The Toronto Blue Jays endured an injury plagued year so far in the 2012 season. The season isn't quite over yet, but September has now begun and the Jays are now on the outside looking in after being in the thick of things before the massive rash of injuries kicked into gear.
With losing Jose Bautista, Adam Lind, Brett Lawrie, JP Arencibia and Colby Rasmus for extended periods of time over the course of the season, the Blue Jays offence was inconsistent at best, and their pitching, well what can you say, it was much worse.
Ricky Romero lately has pitched better, but for most of the summer, he couldn't hit the ocean if he was sitting on a lifeboat in the South Pacific. Brandon Morrow has been injured for about two months and severely hurt the Jays' chances.
Henderson Alvarez's inexperience began to show this season as he began to look very hittable, and for the most part, his mistakes were leaving the yard in a big way.
Anyways, the Blue Jays are well on their way to yet another year of missing the playoffs. That begs the question, will the Jays ever make it back to the playoffs? Well, if Baltimore and Oakland stand a good chance at making it to the postseason this year, then anything is possible.
First and foremost, we start to look from within. Here is a summary of what the Jays' minor leaguers did this season at every level.
Triple A—Las Vegas 51's (Pacific Coast League 78-62 as of September 1st)
Team MVP—Adeiny Hechavarria
Biggest Surprise—Yan Gomes
Most Improved—Adeiny Hechavarria
Biggest Disappointment—Evan Crawford
Best Hitter—Travis D'Arnaud
Best Starter and Reliever—Sean O'Sullivan and Chad Beck
The 51's will miss the playoffs this season, but to be honest, unlike the division champs, the 51's had to endure losing most of their roster to the MLB due to injuries. Gone are Travis Snider and Eric Thames via trade, David Cooper, Adeiny Hechavarria and Moises Sierra are with the big club, and not to mention, Anthony Gose, Brett Cecil, Chad Beck, Yan Gomes and Evan Crawford all spent time North of the Border this season.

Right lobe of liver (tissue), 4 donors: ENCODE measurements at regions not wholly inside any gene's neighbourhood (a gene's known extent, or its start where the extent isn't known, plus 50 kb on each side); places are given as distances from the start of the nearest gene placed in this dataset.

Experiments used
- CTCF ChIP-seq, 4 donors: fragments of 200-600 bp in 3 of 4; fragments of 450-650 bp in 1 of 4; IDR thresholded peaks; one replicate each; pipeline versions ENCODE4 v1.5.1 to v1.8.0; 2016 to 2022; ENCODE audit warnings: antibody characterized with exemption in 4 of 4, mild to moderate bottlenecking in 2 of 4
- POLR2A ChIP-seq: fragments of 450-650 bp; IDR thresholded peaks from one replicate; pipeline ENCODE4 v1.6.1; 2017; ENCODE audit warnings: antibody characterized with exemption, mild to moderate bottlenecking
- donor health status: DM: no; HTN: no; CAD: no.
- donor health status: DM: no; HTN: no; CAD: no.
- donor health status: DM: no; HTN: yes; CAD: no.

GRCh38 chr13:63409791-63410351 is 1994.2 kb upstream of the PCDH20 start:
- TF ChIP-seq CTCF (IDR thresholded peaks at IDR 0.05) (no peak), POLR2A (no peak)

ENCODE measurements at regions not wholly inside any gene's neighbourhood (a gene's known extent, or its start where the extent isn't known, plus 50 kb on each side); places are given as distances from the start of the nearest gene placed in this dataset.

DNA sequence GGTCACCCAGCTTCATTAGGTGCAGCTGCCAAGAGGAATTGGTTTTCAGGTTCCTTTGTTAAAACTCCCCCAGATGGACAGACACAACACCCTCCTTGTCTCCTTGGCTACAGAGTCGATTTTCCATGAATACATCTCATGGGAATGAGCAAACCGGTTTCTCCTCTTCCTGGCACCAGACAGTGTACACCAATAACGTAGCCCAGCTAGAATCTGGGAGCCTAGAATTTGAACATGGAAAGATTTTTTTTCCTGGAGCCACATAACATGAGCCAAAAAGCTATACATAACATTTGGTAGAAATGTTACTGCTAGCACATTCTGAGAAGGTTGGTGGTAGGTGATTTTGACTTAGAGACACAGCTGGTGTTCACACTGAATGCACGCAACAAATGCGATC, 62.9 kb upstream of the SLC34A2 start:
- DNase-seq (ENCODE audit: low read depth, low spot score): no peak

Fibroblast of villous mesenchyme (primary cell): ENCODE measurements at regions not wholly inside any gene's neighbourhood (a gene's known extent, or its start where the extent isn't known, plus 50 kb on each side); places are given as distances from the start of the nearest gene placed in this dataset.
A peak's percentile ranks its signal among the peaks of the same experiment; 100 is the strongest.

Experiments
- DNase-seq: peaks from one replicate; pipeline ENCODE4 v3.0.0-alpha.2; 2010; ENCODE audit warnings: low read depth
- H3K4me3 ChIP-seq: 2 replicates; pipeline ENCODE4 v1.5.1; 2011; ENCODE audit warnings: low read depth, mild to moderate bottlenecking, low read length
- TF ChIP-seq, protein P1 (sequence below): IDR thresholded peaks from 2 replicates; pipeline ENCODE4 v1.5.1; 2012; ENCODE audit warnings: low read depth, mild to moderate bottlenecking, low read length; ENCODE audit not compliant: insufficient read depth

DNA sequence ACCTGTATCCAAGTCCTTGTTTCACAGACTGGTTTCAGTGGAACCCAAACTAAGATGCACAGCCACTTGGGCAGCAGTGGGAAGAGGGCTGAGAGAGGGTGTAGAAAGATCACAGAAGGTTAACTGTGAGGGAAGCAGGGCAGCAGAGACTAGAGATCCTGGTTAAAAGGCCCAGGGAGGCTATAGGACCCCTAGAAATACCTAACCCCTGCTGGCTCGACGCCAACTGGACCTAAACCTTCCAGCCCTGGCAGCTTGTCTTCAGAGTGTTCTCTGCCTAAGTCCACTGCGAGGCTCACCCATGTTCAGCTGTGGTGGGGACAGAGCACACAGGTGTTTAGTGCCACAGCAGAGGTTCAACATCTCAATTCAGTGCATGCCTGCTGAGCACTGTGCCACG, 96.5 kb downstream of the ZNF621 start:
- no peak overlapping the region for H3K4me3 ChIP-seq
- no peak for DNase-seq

Double A—New Hampshire Fishercats (Eastern League 61-78 as of September 1st)
Team MVP—Ryan Goins
Biggest Surprise—Mike McDade
Most Improved—Mike McDade
Biggest Disappointment—Deck McGuire
Best Hitter—Mike McDade
Best Starter and Reliever—Yohan Pino and Sam Dyson
The Fishercats struggled mightily this season in the tough Eastern League. In a league that is pitcher dominant, the Fishercats just didn't show enough on the pitching end to help compensate for a young group of hitters that struggled.
Ryan Goins and Mike McDade were two steady performers, as well as a later arrival second baseman Ryan Schimpf. Prospect Jake Marisnick struggled all season to keep his average above the Mendoza line in his first season in Double A.
You can pretty much guess when Yohan Pino is your best pitcher, that the Fishercats had a pretty bad season. No offence to Pino, but when you have first round picks Chad Jenkins and Deck McGuire on the roster and they're not listed here, you know things went badly for them.
High A—Dunedin Blue Jays (Florida State League 78-54 Overall First + Second Half Record as of September 1st)
Team MVP—Sean Nolin
Biggest Surprise—Sean Nolin
Most Improved—Kenny Wilson
Biggest Disappointment—Marcus Knecht and Michael Crouse
Best Hitter—Kevin Nolan
Best Starter and Reliever—Sean Nolin and Danny Barnes
The Dunedin Blue Jays are heading to the playoffs after taking their division. A strong group of pitchers anchored this team to a division win. An undefeated Sean Nolin posted a 9-0 record before getting promoted to AA.
Kenny Wilson went from a low .200 hitter this season to better than .295 with the Jays, and .265 overall with the Lansing Lugnuts and Jays. Wilson cut down the strikeouts this season and stole 54 bases, too.
Two thirds of the wicked outfield trio of Jake Marisnick, Michael Crouse and Marcus Knecht ended up severely playing under their potential this season. Both the Canadians, Crouse and Knecht, struggled this season adjusting to the new league and the tougher pitching. Both batters struck out far too often and only got on base at a .300 clip.
Reliever Danny Barnes helped shut the door, finishing with 34 saves and a tidy 1.40 ERA with 63 K in 51.1 IP.
A Ball Full Season—Lansing Lugnuts (Midwest League 81-54 First + Second Half Record as of September 1st)
Team MVP—Noah Syndergaard
Biggest Surprise—Kevin Pillar